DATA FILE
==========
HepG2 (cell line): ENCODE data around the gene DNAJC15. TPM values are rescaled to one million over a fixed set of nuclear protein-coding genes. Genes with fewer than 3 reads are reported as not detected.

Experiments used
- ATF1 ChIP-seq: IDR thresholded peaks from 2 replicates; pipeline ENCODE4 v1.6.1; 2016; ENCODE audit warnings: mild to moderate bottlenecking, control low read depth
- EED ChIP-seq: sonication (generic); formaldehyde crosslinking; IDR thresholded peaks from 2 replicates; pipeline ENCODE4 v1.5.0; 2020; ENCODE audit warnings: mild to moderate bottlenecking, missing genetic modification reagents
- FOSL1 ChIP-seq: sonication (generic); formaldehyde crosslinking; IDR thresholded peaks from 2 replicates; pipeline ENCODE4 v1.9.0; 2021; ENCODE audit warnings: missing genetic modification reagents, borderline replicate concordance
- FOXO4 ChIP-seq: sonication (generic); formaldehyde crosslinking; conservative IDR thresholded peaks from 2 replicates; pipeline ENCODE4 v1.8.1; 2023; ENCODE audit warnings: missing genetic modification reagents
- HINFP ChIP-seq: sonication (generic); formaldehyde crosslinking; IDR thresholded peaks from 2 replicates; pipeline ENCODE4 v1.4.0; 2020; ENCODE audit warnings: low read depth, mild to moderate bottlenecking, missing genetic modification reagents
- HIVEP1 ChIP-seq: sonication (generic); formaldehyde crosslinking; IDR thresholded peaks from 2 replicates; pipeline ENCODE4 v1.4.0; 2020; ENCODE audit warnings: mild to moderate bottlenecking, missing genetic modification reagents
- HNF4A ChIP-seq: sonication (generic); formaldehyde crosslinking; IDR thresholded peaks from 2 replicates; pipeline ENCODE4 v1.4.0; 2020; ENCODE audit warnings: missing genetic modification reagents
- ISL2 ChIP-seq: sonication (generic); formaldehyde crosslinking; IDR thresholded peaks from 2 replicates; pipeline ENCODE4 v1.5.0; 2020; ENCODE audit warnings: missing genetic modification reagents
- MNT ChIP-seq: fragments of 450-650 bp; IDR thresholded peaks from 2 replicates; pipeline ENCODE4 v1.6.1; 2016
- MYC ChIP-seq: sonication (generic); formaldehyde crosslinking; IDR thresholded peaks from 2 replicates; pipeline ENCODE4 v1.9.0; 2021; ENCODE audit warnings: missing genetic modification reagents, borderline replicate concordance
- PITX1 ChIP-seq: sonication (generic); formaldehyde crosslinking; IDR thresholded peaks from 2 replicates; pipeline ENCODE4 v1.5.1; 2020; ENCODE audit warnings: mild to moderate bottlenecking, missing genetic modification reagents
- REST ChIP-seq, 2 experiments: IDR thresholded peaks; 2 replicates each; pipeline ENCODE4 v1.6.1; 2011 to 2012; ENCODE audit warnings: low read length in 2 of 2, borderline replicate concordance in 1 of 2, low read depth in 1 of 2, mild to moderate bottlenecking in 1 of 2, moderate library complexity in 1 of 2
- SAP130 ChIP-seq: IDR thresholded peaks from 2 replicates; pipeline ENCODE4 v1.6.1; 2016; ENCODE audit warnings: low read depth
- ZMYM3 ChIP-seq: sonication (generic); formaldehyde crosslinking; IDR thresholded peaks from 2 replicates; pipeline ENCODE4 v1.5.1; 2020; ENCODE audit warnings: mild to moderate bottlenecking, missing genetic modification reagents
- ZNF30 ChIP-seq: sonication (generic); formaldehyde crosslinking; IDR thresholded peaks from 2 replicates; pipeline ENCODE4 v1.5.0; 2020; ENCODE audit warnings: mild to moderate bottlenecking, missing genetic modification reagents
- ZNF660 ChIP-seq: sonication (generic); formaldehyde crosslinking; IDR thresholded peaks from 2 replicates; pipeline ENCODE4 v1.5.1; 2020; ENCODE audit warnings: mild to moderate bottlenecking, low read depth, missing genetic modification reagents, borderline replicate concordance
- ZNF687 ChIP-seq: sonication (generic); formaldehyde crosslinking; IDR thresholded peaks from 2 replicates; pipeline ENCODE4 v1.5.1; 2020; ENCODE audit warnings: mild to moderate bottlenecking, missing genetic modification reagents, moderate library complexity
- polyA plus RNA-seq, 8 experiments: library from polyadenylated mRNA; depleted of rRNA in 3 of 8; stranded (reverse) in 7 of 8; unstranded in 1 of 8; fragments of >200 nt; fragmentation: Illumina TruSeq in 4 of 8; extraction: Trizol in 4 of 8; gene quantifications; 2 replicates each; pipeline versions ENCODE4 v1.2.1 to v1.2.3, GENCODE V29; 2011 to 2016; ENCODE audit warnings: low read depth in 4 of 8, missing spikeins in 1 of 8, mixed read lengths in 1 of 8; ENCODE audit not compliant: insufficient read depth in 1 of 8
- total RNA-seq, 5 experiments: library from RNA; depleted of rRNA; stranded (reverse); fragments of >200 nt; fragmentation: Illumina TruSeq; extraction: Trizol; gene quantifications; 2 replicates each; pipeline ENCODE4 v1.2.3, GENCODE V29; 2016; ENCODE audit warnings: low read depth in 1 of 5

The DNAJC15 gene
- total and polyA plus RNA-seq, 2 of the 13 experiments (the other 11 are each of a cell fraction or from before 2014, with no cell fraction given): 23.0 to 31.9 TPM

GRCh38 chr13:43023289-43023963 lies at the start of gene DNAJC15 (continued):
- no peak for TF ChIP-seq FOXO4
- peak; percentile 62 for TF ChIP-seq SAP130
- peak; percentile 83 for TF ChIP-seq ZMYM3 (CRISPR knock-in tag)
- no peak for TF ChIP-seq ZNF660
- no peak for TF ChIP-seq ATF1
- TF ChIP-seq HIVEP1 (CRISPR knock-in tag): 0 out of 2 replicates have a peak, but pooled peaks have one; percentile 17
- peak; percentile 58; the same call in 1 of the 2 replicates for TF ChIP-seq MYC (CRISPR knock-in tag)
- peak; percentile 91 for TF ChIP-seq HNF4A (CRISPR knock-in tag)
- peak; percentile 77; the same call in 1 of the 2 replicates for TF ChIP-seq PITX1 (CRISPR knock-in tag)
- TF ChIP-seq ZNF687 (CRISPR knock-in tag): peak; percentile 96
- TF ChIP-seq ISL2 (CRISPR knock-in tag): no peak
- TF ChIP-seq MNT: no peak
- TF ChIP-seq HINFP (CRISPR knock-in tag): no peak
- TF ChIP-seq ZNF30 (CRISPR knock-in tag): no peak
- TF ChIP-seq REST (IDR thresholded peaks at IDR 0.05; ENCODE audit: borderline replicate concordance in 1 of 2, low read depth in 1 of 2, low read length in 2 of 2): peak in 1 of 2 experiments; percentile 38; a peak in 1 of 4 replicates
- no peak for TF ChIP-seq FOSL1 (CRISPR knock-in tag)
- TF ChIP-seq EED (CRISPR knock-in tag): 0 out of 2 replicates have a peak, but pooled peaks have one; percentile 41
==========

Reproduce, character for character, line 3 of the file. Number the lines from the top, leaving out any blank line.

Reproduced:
- ATF1 ChIP-seq: IDR thresholded peaks from 2 replicates; pipeline ENCODE4 v1.6.1; 2016; ENCODE audit warnings: mild to moderate bottlenecking, control low read depth